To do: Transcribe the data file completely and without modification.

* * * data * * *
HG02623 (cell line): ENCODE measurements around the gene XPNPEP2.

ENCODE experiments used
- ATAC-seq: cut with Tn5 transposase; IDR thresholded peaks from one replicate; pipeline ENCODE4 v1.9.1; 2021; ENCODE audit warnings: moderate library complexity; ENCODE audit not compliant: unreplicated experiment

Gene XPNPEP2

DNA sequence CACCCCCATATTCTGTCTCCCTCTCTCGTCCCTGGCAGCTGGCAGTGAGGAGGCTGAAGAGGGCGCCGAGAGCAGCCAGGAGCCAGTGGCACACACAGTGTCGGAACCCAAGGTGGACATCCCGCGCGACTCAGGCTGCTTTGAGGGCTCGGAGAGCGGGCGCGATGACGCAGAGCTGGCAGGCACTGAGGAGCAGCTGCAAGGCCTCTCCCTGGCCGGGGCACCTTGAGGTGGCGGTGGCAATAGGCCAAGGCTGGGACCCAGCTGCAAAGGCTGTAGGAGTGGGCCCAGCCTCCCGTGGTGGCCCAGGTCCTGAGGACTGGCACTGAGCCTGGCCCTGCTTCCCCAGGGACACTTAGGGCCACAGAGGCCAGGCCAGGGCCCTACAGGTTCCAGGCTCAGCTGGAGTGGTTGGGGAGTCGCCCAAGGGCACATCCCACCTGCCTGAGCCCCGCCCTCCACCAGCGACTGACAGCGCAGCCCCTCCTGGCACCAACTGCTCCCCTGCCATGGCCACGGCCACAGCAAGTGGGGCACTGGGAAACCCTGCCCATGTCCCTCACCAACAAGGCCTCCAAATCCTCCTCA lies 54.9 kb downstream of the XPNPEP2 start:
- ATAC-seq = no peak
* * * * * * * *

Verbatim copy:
HG02623 (cell line): ENCODE measurements around the gene XPNPEP2.

ENCODE experiments used
- ATAC-seq: cut with Tn5 transposase; IDR thresholded peaks from one replicate; pipeline ENCODE4 v1.9.1; 2021; ENCODE audit warnings: moderate library complexity; ENCODE audit not compliant: unreplicated experiment

Gene XPNPEP2

DNA sequence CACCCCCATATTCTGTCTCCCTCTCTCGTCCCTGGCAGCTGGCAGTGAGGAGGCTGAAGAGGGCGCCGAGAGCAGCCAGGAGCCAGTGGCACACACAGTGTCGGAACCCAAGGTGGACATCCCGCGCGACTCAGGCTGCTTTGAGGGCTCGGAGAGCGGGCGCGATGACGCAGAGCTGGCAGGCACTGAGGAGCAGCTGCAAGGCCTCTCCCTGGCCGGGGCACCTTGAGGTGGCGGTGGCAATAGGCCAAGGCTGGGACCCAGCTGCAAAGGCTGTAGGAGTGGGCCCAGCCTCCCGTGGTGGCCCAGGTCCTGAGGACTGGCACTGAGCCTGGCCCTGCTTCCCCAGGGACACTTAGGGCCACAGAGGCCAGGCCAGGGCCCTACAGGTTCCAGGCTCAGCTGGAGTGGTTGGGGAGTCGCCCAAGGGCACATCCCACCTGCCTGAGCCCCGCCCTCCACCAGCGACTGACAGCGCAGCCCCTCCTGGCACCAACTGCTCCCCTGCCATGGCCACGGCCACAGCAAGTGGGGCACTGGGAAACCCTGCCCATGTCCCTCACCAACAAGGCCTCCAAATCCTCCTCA lies 54.9 kb downstream of the XPNPEP2 start:
- ATAC-seq = no peak